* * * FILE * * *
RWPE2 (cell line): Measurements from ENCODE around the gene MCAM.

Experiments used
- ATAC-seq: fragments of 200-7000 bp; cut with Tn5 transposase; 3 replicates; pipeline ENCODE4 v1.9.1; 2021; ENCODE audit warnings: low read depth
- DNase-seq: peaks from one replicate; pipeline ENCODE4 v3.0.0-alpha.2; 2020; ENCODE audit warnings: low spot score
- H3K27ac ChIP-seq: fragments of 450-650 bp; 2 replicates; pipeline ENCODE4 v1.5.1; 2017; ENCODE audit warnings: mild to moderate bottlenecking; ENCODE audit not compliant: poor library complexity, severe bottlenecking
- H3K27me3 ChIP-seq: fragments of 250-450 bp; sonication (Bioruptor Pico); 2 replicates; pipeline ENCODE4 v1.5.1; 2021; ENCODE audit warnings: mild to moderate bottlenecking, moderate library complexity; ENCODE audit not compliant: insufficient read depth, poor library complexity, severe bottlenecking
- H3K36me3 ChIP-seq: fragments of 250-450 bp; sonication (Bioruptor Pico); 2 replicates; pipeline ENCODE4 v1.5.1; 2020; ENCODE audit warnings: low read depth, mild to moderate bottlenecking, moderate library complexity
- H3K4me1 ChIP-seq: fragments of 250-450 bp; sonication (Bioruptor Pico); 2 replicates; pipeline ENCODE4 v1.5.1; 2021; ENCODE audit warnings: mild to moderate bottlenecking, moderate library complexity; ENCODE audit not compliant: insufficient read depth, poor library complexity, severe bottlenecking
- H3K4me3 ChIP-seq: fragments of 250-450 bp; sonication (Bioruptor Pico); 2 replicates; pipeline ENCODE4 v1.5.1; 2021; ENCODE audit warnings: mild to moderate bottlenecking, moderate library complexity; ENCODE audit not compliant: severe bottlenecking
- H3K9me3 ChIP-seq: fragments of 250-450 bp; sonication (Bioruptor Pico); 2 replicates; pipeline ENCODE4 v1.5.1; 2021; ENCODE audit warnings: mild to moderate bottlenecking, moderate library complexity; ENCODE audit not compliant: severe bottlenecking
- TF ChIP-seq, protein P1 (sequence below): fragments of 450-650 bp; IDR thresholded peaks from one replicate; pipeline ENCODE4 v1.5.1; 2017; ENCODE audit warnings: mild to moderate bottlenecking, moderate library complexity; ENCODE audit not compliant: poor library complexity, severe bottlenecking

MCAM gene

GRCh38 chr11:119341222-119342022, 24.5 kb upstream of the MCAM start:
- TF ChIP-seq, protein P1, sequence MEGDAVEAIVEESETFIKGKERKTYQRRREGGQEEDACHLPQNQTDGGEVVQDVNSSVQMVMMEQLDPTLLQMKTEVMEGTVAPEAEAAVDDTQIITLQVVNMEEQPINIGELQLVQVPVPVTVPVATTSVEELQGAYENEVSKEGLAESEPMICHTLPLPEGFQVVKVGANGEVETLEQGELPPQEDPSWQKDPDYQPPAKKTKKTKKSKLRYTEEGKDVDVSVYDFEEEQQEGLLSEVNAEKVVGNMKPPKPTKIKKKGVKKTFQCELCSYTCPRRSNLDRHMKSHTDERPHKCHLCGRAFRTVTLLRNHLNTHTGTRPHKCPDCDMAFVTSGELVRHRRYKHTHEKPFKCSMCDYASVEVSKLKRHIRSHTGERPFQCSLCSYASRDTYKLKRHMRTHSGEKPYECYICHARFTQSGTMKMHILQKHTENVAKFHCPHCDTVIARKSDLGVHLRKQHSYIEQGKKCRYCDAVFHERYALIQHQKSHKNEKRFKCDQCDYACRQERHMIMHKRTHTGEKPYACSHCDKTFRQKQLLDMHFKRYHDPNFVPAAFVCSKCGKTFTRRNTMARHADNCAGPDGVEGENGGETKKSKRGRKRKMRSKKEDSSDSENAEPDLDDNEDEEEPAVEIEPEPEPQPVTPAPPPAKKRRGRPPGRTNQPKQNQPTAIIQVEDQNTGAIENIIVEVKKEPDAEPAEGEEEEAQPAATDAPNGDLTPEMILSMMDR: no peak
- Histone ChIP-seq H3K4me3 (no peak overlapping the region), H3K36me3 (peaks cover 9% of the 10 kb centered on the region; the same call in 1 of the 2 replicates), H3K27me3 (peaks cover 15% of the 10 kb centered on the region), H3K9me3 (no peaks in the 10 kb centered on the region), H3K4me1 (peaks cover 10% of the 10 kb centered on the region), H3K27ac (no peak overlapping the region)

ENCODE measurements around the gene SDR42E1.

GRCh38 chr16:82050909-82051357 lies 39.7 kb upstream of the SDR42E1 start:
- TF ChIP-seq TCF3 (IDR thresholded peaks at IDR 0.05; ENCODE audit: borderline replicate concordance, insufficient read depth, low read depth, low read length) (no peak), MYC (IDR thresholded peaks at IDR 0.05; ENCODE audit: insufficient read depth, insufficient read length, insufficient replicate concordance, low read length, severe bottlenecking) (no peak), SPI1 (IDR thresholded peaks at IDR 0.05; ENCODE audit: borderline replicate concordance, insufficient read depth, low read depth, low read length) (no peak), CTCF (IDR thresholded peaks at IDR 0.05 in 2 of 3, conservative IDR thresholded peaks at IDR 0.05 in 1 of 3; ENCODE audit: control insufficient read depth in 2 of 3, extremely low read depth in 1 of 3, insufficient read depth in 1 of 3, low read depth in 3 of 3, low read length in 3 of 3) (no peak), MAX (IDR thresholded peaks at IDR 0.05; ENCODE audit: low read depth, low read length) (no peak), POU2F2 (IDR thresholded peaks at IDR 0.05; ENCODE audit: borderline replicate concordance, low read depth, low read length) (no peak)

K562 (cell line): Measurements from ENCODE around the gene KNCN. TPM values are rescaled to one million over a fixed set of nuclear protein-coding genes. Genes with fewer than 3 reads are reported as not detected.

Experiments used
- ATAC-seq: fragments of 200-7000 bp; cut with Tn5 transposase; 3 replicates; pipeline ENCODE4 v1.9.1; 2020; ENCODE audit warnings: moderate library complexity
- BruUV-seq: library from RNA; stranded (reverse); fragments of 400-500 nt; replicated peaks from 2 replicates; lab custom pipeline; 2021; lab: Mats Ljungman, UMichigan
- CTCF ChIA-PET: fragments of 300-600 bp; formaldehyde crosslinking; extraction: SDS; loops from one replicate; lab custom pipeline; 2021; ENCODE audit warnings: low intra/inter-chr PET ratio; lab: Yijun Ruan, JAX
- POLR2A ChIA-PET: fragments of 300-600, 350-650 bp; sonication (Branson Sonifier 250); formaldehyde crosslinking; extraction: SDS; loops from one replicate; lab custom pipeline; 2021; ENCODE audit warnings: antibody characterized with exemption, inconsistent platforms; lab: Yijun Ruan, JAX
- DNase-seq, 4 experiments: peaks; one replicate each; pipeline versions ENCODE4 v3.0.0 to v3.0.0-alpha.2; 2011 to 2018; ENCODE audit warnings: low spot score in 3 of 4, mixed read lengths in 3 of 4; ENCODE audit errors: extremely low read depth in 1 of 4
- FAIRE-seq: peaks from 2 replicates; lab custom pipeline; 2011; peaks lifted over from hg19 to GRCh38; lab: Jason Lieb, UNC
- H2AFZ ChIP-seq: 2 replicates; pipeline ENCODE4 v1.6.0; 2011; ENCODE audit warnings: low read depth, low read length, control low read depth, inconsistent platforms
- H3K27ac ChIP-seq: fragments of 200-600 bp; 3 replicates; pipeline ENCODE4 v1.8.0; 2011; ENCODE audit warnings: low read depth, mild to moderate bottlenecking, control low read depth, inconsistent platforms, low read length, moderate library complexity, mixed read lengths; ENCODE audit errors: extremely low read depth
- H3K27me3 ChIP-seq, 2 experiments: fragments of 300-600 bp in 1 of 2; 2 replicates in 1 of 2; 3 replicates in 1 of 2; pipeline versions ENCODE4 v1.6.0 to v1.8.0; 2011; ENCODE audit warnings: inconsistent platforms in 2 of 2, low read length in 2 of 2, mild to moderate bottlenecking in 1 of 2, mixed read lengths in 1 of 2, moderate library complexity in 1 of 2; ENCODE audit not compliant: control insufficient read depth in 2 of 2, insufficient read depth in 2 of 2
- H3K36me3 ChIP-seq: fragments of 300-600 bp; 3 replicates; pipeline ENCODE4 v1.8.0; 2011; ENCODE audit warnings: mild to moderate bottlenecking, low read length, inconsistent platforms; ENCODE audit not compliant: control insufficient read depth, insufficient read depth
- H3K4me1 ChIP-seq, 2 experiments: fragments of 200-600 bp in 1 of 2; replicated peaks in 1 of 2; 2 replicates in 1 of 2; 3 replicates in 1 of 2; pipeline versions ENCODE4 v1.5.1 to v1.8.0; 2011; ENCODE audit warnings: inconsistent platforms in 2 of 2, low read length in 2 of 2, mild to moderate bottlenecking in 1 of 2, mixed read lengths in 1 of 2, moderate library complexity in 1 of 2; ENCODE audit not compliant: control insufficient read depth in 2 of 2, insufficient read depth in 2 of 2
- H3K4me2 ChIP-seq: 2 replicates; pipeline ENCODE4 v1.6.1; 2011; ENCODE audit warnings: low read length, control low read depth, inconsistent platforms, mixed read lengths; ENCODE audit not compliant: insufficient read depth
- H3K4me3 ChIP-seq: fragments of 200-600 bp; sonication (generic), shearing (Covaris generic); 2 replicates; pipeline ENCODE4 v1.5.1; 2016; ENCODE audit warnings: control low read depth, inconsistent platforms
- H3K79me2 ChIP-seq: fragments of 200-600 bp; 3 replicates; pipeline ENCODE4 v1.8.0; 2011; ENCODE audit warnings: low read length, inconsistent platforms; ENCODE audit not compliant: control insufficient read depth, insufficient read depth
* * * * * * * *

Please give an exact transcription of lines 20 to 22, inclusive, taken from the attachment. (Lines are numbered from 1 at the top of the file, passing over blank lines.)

Experiments used
- ATAC-seq: fragments of 200-7000 bp; cut with Tn5 transposase; 3 replicates; pipeline ENCODE4 v1.9.1; 2020; ENCODE audit warnings: moderate library complexity
- BruUV-seq: library from RNA; stranded (reverse); fragments of 400-500 nt; replicated peaks from 2 replicates; lab custom pipeline; 2021; lab: Mats Ljungman, UMichigan